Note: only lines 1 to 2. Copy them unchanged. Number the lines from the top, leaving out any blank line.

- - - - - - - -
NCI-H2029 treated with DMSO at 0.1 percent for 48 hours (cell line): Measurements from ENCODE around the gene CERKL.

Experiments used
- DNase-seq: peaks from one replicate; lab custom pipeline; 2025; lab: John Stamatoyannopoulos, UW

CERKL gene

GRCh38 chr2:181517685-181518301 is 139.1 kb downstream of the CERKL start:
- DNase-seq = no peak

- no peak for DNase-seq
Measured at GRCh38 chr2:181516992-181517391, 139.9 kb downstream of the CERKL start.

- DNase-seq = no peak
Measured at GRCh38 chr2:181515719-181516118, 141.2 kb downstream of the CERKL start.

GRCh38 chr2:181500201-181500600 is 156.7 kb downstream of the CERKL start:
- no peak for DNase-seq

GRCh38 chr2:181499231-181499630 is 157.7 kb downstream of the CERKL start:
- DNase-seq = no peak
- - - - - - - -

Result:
NCI-H2029 treated with DMSO at 0.1 percent for 48 hours (cell line): Measurements from ENCODE around the gene CERKL.

Experiments used